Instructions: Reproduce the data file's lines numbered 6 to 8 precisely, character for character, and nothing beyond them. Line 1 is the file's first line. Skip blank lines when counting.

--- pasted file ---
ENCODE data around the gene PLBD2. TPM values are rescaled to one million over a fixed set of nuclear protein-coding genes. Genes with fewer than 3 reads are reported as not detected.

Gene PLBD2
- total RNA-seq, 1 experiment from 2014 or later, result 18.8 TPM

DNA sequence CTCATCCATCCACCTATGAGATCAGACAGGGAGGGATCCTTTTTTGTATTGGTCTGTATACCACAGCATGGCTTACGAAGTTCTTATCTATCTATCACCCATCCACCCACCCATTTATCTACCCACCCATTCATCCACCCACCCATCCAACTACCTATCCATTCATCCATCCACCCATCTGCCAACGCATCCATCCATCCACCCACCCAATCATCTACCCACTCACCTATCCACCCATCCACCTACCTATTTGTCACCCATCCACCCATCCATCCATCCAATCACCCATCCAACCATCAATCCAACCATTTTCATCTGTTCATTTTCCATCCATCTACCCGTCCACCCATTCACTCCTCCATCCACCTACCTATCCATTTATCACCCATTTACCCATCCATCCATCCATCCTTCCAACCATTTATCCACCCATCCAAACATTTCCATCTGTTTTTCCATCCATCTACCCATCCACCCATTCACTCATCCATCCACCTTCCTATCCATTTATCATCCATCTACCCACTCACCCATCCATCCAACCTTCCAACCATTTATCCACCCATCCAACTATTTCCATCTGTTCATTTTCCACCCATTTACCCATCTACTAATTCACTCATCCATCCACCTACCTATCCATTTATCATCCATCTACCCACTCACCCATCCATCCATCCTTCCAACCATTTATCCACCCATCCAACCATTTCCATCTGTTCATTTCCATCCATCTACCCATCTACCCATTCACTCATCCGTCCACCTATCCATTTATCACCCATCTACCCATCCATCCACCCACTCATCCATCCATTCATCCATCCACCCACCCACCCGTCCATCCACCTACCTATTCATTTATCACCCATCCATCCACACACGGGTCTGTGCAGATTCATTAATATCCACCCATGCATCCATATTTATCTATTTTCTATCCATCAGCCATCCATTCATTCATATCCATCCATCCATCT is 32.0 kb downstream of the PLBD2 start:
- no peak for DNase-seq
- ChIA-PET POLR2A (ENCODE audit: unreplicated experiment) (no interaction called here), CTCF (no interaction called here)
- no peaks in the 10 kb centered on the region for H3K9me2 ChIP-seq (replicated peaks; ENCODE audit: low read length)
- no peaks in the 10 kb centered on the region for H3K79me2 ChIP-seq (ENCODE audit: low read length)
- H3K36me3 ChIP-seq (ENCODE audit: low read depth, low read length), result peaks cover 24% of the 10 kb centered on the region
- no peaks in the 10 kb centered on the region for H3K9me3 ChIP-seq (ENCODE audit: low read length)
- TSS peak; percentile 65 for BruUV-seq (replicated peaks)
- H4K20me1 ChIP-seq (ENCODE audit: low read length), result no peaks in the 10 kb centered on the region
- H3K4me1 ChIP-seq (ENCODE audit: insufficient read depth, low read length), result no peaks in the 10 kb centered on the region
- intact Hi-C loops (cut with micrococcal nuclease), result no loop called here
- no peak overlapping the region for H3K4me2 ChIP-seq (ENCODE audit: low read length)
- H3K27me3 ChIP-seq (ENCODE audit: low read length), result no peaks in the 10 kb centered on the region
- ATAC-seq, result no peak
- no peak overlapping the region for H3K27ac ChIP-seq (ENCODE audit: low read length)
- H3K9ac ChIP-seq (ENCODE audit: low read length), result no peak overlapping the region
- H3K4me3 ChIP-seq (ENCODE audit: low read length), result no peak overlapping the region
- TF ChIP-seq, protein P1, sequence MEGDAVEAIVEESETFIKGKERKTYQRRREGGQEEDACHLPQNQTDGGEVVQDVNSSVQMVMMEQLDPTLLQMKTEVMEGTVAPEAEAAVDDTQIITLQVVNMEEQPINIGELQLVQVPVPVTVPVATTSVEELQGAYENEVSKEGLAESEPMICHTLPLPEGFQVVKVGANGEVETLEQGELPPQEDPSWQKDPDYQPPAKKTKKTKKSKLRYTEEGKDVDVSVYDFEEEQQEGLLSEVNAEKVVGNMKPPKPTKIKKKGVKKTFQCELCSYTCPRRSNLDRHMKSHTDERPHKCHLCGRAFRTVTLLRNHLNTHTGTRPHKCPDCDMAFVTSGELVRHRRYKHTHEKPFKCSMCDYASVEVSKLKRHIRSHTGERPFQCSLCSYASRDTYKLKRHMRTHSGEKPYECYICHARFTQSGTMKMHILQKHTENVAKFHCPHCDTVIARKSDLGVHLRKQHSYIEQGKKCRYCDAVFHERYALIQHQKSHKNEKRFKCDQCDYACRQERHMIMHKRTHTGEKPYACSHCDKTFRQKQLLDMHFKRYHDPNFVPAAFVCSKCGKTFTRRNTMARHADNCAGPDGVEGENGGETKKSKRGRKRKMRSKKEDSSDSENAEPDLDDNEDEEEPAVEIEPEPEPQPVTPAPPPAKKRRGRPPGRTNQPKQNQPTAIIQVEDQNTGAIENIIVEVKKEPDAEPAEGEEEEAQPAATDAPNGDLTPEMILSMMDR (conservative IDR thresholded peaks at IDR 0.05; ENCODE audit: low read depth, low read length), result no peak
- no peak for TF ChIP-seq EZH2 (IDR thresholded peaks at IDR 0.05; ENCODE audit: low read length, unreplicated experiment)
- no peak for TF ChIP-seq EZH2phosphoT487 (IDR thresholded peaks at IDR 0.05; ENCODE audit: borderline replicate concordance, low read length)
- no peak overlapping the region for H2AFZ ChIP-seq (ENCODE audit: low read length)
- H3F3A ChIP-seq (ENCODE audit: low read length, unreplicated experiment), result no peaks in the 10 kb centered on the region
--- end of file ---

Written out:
- ChIA-PET POLR2A (ENCODE audit: unreplicated experiment) (no interaction called here), CTCF (no interaction called here)
- no peaks in the 10 kb centered on the region for H3K9me2 ChIP-seq (replicated peaks; ENCODE audit: low read length)
- no peaks in the 10 kb centered on the region for H3K79me2 ChIP-seq (ENCODE audit: low read length)